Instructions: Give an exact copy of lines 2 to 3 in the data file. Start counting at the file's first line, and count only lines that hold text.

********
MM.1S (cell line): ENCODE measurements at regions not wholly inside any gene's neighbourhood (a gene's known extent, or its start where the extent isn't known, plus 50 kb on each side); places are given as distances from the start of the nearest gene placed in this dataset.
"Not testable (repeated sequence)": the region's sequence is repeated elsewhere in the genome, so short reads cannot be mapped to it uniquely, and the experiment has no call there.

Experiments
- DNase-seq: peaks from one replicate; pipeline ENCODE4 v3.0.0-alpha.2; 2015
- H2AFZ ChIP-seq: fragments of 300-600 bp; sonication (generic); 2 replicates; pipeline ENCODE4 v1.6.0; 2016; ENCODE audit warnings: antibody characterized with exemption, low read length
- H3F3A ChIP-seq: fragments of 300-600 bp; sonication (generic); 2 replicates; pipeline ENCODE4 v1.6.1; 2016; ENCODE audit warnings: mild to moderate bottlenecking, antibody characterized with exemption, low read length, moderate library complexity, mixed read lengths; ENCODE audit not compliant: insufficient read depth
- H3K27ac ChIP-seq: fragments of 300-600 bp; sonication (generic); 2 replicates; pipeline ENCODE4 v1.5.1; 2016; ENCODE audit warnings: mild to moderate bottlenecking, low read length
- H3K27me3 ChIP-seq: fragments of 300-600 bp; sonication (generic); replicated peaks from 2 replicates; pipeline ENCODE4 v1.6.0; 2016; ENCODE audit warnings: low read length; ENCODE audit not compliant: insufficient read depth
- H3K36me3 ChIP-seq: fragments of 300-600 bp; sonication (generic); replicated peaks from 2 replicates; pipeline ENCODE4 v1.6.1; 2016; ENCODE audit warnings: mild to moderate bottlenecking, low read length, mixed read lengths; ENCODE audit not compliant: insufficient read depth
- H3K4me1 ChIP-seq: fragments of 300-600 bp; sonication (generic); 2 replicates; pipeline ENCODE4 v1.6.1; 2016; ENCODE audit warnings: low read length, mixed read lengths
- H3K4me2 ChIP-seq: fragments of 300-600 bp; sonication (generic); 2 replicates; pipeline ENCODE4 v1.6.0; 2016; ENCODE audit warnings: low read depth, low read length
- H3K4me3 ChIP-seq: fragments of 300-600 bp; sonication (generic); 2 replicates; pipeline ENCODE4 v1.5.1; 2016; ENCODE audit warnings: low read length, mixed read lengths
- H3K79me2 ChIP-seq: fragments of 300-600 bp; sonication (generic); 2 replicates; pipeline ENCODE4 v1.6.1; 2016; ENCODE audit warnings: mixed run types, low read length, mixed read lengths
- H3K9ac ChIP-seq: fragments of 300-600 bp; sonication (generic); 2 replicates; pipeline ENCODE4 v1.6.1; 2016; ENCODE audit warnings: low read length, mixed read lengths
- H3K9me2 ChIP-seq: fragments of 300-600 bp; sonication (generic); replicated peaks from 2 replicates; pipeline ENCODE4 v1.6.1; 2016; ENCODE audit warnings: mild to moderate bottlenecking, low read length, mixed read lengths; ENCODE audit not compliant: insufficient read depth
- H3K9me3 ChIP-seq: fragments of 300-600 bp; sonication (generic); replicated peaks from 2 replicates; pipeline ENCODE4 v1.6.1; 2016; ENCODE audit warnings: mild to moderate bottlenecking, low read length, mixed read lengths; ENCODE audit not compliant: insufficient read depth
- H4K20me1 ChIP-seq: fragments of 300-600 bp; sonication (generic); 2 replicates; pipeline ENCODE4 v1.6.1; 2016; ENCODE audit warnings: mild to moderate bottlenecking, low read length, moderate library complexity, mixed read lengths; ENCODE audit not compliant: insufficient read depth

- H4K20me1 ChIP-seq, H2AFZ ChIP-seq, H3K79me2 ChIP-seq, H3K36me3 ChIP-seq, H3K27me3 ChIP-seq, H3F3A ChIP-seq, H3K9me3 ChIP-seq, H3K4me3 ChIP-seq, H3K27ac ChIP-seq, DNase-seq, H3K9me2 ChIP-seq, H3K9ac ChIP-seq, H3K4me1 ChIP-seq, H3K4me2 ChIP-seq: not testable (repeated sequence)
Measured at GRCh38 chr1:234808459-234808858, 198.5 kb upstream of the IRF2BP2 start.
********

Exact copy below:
"Not testable (repeated sequence)": the region's sequence is repeated elsewhere in the genome, so short reads cannot be mapped to it uniquely, and the experiment has no call there.

Experiments